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  12. FYI: I'm going to respond to each of your comments one-by-one, Dave. Don't feel sorry about multiple comments. At least you're trying to have an intelligent discussion with me. We don't have to agree, but you're not doing what half the people on G+ or YouTube do, which is resort short strings of illogical silliness :P

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  13. Part One:

    As I said, I'm going to explore your comments piece by piece. I hope this won't result in repetition, but I suspect it will just based on the discussion we're having. In any case, Part One refers just to your first new comment. Here goes...

    Part of the problem here is that you're confusing my argument for something it is not. First, misery tourism is not about general cross-cultural experiences, but the about motivations behind them. I am not suggesting that one cannot visit another culture to learn about it without engaging in misery tourism; this is possible and fruit for a different kind of argument. Rather, I am suggesting (as in this particular case) that misery tourism deals exclusively with visitation motivated by conscious or subconscious notions of superiority, in which the "learning experience" is not "I know nothing about this culture and want to learn about it" (something you could apply to any cultural exchange) but "I believe stereotypical things about this culture and I want to learn about *that.*" There lies the problem, and the thing that differentiates cultural exchange from misery tourism. The "that" does not refer to "an enriching experience outside of Western notions of the 'proper,'" but to "an enriching experience which arises from or solidifies Western notions of superiority, broadly defined." Thus, someone who might visit Egypt to learn about Egyptian culture and history could very well come out having learned something about Egypt, but someone moving towards the same scenario with a conscious or unconscious desire to see the "misery" that exists there, and, as such, solidify their previously held notions about why the West is better...that person may have learned something, but will have come to that experience through cultural exploitation and the perpetuation of stereotypes, myths, and cultural universalism. So, yes, when you visit another culture in order to experience its flaws, you are, in fact, engaging in misery tourism. This does not mean that all tourist endeavors are of this sort, but it does mean some of them are.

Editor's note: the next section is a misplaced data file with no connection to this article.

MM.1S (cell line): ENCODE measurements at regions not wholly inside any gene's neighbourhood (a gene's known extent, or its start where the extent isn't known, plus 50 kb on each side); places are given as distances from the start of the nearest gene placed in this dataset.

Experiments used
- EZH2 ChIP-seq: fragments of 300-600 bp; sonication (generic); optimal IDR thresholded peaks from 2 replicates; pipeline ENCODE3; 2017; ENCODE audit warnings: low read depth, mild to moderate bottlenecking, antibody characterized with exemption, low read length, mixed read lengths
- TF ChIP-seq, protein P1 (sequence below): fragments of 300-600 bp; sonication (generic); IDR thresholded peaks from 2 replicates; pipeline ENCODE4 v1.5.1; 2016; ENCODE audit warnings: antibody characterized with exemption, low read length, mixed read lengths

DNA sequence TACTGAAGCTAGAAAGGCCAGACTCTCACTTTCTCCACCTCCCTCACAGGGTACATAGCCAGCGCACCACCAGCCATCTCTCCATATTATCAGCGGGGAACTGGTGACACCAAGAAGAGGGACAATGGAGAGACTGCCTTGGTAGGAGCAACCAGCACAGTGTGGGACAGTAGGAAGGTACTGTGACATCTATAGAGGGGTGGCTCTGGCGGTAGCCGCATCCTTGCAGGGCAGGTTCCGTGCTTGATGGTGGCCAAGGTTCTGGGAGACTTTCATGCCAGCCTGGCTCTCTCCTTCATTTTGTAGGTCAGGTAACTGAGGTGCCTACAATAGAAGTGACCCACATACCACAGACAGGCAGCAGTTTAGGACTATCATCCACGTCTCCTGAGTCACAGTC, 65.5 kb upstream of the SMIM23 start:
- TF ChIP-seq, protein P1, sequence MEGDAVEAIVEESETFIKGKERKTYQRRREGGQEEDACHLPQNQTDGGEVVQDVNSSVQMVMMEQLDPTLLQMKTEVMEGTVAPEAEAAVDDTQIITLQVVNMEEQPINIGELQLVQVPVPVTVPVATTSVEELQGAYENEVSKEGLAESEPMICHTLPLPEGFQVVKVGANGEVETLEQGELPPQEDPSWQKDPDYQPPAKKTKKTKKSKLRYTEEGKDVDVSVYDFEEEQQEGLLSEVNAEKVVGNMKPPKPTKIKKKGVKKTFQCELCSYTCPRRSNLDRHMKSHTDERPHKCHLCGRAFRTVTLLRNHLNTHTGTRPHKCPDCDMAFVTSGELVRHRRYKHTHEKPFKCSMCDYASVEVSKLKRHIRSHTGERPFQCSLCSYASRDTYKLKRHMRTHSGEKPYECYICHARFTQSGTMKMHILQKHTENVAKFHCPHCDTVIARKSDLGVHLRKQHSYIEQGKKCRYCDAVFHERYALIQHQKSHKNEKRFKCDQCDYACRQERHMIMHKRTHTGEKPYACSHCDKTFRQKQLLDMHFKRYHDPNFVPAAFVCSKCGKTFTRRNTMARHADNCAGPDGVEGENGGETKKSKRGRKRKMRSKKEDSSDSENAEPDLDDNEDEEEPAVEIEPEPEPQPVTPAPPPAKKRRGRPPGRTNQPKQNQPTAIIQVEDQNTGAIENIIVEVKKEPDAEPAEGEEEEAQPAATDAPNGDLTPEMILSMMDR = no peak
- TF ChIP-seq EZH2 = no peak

It would also be a good idea for you to rethink terms like "difference," "undeveloped," and "empowerment," as you use them with the implication that they are politically neutral. In a Western context, perhaps, but from the perspective of non-Western peoples, less so. Edward Said is a perfect interlocutor here (see Orientalism). In particular, your argument that "undeveloped" is an objective assessment is already suspect. "Undeveloped" in comparison to what? The West. But why is it that the West serves as the medium by which all other cultures must be compared? If you aren't at the same X level as the West, you are not developed. It's hardly a neutral term.

    Likewise, your suggestion that we assume misery tourism is a part of visiting any culture (perhaps meant sarcastically, but I can't be sure) would only be relevant if that were actually something that occurred. It does not. There are no serious discussions about an economically depressed Canada, a culturally backward England, a violent Germany, or a tribal America. These things certainly crop up from time to time, but never as a gross generalization of an entire culture. In that sense, one cannot possibly engage, as a general rule, in misery tourism in these spaces. The assumption that these cultures are different, and, thus, lesser, in other words, is rarely a motivation behind visitation. Schmidt most definitely would not say "you should visit England so you can understand what it's like to be dirt poor." He would, and has said, essentially the same about monolithic Africa.